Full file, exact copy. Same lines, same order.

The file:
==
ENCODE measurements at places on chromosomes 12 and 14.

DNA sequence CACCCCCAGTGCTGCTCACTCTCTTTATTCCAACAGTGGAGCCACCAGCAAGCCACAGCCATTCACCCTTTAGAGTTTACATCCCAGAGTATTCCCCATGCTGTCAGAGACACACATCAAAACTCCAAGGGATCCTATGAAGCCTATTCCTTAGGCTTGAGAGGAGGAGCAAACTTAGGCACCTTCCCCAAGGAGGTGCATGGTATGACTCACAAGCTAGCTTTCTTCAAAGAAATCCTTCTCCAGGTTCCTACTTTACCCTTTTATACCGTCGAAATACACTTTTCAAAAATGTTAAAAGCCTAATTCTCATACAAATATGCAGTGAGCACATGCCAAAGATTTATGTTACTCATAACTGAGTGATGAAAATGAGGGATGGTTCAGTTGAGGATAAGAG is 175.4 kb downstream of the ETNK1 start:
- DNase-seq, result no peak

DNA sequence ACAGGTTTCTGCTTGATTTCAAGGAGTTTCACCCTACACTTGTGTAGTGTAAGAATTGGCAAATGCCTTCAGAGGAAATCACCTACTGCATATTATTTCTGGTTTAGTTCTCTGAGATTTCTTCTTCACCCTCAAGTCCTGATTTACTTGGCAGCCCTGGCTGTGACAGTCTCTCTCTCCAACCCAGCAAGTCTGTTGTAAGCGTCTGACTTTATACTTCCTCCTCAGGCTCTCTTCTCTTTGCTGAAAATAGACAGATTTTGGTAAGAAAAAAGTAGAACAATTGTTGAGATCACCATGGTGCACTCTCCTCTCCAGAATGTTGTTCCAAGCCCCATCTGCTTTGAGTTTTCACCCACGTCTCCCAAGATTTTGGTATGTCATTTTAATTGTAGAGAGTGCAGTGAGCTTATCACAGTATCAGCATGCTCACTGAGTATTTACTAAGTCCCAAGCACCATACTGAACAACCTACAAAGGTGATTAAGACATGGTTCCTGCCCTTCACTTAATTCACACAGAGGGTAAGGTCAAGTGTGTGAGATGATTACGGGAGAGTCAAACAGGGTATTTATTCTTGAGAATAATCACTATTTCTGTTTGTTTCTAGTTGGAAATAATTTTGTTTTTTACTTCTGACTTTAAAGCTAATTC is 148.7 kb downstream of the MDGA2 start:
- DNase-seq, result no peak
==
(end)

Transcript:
ENCODE measurements at places on chromosomes 12 and 14.

DNA sequence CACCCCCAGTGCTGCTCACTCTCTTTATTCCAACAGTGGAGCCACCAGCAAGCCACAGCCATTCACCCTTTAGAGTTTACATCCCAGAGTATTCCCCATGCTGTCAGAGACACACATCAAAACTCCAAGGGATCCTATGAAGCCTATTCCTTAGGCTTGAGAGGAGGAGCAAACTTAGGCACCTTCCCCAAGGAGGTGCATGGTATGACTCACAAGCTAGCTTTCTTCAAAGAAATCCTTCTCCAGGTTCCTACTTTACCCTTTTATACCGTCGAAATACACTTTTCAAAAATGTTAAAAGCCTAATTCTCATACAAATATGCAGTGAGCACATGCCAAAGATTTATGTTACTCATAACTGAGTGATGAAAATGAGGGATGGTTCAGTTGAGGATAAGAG is 175.4 kb downstream of the ETNK1 start:
- DNase-seq, result no peak

DNA sequence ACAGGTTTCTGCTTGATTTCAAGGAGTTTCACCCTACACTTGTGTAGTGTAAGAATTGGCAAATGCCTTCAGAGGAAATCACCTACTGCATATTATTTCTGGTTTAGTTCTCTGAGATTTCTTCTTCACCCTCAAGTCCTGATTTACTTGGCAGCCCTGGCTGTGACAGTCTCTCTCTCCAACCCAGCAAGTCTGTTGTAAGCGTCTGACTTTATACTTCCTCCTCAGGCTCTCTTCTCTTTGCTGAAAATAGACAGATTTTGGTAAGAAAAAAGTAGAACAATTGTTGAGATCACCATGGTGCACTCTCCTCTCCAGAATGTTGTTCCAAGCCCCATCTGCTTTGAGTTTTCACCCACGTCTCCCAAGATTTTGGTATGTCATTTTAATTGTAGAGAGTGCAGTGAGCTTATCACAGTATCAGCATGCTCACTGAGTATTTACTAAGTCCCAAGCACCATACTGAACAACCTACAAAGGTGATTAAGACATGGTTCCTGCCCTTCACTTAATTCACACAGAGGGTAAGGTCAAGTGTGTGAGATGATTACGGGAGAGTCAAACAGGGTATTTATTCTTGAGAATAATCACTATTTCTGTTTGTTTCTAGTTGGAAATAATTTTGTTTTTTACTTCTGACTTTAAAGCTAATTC is 148.7 kb downstream of the MDGA2 start:
- DNase-seq, result no peak